E s was one of those typical socialist success stories that the Venezuelan government sets up a dozen times a day. Mostly, it's about a ship carrying as many tons of food as it gets, or the socialist local supply and manufacturing committees providing CLAP with so many food packages to so many families somewhere in the country. On Wednesday, however, Venezuela's head of state Nicolás Maduro announced a world-wide financial message.
For the new state cryptocurrency Petro, $ 735 million worth of purchase intentions had been voiced on the first day. In the style of Bitcoin Venezuela wants to establish its own digital currency whose units are created by computers. Many international media greedily received news of the launch of the first cryptocurrency of a sovereign state and immediately made "revenue" out of the "purchase intentions" reported by Maduro. Venezuela had "cashed" 735 million on the first day of the new digital currency, headlines said. With the planned issue volume of 100 million petro at a reference price of about 60 dollars per unit, the allegedly oil-backed Petro Petro can reach a market volume of $ 6 billion and rise from a standing position in the top ten of the global cryptocurrency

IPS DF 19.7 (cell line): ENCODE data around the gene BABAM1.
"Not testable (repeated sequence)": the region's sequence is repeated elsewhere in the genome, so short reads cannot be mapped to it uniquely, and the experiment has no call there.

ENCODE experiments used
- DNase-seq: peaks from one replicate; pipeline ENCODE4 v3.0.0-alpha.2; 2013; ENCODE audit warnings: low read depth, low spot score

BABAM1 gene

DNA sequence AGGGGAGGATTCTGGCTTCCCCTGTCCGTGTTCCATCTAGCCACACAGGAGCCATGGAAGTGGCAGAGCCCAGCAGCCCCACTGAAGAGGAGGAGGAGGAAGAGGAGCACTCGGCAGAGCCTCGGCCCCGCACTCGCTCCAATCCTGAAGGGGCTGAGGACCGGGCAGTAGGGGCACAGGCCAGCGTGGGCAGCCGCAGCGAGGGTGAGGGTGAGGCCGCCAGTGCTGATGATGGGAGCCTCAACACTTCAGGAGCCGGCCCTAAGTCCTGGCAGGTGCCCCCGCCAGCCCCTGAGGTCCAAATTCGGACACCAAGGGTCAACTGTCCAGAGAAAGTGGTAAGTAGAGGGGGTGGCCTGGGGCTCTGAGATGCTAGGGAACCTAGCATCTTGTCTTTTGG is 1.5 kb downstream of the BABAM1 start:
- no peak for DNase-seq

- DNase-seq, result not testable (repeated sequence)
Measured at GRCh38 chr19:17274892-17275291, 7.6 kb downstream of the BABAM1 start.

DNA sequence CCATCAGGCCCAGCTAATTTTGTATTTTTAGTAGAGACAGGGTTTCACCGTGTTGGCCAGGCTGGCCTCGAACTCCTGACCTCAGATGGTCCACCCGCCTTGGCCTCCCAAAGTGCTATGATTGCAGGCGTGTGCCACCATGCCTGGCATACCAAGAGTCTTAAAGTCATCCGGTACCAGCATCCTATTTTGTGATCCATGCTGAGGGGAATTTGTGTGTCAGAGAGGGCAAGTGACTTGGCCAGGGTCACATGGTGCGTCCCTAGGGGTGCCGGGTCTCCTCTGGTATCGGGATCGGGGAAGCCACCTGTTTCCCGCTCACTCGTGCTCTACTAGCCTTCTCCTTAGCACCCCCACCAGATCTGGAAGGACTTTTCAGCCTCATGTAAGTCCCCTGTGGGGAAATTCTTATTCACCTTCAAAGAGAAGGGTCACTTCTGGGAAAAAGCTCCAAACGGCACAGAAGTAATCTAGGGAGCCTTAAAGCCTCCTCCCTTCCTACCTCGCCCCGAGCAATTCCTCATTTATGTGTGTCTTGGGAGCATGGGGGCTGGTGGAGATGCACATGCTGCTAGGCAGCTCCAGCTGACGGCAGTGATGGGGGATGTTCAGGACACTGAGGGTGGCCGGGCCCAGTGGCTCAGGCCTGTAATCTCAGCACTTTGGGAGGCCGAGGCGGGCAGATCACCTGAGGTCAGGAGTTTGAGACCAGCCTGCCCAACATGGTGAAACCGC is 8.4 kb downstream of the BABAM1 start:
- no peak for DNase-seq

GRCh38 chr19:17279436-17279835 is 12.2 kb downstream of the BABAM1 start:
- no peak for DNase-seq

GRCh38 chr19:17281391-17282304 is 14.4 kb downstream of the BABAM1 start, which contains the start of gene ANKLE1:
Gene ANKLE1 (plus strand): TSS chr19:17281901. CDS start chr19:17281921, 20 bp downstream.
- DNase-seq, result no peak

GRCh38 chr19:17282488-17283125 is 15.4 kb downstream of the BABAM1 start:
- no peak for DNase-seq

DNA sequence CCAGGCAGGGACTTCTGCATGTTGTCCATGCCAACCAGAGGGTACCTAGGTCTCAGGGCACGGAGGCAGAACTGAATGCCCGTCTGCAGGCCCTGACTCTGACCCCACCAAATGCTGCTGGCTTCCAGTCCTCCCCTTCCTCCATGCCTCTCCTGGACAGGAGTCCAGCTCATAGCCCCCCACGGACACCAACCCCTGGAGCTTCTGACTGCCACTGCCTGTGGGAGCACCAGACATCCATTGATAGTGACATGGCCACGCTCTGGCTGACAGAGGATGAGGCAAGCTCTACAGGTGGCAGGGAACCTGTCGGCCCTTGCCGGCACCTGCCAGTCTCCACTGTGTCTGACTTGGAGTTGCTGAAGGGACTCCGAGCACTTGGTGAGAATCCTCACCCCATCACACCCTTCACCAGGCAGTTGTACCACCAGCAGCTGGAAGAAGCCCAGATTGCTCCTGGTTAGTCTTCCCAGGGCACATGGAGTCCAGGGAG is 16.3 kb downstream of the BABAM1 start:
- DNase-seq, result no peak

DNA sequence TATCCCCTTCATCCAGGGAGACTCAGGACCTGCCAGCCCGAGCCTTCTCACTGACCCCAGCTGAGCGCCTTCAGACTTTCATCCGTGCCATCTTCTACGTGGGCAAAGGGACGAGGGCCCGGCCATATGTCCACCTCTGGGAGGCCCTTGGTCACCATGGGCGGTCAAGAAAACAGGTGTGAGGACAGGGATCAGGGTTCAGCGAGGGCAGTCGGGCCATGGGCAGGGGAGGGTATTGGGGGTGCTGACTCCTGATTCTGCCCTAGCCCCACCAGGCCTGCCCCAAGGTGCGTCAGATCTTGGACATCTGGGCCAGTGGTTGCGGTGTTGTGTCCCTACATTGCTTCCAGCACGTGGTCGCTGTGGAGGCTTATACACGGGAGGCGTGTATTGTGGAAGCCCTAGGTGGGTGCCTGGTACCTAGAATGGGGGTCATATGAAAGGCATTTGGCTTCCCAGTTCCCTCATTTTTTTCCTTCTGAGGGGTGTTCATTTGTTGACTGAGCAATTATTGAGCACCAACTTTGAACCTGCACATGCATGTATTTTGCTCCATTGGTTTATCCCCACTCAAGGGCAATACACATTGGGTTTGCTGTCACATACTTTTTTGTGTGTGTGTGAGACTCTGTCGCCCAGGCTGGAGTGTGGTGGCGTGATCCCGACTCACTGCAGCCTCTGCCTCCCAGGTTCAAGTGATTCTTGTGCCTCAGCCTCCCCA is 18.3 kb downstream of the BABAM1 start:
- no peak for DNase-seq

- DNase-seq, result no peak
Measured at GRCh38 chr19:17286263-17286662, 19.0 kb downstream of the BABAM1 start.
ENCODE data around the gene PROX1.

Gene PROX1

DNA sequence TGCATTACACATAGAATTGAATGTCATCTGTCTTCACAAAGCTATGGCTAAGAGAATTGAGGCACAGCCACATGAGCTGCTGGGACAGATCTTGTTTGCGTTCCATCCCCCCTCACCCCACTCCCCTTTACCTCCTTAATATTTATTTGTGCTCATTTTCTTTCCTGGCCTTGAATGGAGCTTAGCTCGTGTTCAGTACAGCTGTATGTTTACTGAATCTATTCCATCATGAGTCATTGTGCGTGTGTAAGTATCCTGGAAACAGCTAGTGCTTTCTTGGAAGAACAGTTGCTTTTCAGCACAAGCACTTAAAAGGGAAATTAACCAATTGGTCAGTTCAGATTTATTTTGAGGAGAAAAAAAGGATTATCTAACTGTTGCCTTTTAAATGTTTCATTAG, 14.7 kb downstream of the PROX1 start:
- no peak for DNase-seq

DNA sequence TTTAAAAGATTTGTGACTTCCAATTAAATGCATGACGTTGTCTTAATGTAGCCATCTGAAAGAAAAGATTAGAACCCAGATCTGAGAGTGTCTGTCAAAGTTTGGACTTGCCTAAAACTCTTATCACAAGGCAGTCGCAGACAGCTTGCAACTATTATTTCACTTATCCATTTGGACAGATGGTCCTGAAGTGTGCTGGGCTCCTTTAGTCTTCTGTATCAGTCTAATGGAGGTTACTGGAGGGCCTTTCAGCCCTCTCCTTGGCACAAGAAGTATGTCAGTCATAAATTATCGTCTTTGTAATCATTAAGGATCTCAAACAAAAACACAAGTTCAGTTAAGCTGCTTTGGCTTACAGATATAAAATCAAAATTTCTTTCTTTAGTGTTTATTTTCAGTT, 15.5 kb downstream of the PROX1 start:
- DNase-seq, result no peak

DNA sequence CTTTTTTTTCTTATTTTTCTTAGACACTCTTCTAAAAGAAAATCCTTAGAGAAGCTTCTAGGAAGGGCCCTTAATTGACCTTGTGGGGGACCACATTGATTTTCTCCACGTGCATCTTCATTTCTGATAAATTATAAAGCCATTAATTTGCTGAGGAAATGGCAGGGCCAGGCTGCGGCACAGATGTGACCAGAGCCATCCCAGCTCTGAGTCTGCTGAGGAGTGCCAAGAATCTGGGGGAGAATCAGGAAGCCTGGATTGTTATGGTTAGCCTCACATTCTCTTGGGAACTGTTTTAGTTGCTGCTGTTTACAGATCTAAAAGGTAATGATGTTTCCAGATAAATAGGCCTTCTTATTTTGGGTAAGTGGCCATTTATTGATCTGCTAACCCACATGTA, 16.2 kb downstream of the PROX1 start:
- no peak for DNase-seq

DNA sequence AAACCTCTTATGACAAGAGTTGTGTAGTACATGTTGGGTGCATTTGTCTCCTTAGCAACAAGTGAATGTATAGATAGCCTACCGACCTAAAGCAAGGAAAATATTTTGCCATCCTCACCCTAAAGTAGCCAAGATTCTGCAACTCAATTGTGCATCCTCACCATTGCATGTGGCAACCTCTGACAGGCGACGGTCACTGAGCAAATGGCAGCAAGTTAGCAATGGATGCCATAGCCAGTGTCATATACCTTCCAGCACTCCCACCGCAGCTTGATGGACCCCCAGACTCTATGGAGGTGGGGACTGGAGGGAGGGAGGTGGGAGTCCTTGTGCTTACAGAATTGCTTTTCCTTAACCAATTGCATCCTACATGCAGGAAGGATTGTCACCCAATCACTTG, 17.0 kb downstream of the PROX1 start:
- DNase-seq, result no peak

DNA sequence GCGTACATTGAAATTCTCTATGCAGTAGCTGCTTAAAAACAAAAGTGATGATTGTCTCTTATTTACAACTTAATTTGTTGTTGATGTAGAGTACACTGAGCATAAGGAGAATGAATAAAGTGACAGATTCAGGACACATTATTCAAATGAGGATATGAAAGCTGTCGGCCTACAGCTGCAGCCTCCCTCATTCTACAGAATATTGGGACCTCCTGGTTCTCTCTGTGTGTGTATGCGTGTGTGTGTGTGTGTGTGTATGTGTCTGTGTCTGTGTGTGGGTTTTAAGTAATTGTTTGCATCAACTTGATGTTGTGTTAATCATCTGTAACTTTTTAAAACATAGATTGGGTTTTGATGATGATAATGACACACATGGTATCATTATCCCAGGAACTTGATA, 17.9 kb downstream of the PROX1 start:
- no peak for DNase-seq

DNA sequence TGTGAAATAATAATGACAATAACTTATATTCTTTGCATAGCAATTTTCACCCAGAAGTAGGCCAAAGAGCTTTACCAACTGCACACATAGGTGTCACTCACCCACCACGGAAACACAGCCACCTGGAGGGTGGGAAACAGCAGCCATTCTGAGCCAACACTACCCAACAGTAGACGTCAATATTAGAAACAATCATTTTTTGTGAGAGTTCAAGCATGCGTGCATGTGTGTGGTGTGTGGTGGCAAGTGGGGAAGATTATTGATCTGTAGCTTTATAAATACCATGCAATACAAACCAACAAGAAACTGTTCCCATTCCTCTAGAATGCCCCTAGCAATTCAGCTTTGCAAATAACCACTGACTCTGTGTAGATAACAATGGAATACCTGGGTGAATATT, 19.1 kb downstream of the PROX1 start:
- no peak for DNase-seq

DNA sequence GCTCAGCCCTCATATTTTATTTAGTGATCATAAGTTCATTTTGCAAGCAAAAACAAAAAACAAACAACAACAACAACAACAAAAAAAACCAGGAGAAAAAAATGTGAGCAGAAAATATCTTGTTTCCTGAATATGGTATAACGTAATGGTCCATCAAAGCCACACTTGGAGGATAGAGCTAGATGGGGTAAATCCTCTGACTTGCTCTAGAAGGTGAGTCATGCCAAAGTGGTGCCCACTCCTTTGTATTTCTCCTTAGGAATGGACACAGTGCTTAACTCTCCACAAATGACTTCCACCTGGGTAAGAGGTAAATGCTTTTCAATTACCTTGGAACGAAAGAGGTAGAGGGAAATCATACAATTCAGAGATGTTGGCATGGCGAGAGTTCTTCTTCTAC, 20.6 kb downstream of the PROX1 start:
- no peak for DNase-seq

. It is unclear to what extent the purchase intentions will translate into actual cash flows to the troubled Venezuelan state in the current presale phase. Eurasia Group analysts think $ 2 billion is a realistic size. The public offer is scheduled to start on March 20, until then the government is negotiating direct allocations to "institutional investors."
Currency or no currency?
Meanwhile, experts are debating whether Petro is a cryptocurrency at all, as unclear the official comments on the Petro in the corresponding "white paper" were and what could be worth the coverage by the oil reserves in the well-defined oil field Ayacucho 1 in the Orinoco area of Venezuela well. It was also irritating that the blockchain technology planned for the petro's creation had been changed at short notice (from Ethereum to NEM). In the long term, the government even wants to use its own blockchain technology to take control of the creation of the Petros in their own hands. "Great solutions to big problems!" Maduro sounded to the start of the Petro. Venezuela's problems are indeed gigantic.
On the day of the petro launch, three universities published the results of a regular survey on living conditions in Venezuela. According to that, 87 percent of the population now live in poverty, twice as many as when Maduro took office five years ago. Six out of ten Venezuelans go to sleep hungry at night because they have no money for adequate meals. While Maduro fantasized about turning Venezuela's universities and schools into farms for the extremely energy-intensive mining of Petro and other cryptocurrencies, half of the land was out of power. Like petrol, the subsidized electricity in socialist Venezuela is absurdly cheap but chronically scarce.